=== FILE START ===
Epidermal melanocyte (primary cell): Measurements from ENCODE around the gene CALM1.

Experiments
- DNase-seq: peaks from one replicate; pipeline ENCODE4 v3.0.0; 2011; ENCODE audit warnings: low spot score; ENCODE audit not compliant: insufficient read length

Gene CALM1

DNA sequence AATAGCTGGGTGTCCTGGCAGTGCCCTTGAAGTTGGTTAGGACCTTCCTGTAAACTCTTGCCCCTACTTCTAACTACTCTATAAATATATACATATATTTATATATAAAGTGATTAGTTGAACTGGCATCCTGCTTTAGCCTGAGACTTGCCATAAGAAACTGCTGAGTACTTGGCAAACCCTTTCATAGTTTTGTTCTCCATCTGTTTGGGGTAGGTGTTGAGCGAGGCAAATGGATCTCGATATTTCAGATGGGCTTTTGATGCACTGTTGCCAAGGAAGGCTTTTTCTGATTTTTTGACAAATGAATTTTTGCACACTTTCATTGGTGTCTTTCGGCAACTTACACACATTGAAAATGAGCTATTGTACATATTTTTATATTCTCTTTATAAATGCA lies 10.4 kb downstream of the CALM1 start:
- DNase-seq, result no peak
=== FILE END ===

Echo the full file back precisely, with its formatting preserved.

Epidermal melanocyte (primary cell): Measurements from ENCODE around the gene CALM1.

Experiments
- DNase-seq: peaks from one replicate; pipeline ENCODE4 v3.0.0; 2011; ENCODE audit warnings: low spot score; ENCODE audit not compliant: insufficient read length

Gene CALM1

DNA sequence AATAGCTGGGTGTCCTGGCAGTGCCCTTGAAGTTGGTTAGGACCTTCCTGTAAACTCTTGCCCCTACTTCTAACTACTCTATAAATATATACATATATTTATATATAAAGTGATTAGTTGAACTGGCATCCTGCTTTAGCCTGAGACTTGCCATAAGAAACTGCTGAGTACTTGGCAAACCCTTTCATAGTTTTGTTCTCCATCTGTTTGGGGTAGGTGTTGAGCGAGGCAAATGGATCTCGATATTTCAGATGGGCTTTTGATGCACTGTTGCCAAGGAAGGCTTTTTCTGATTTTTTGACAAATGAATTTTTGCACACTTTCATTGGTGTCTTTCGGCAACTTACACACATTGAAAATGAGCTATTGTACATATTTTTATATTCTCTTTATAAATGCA lies 10.4 kb downstream of the CALM1 start:
- DNase-seq, result no peak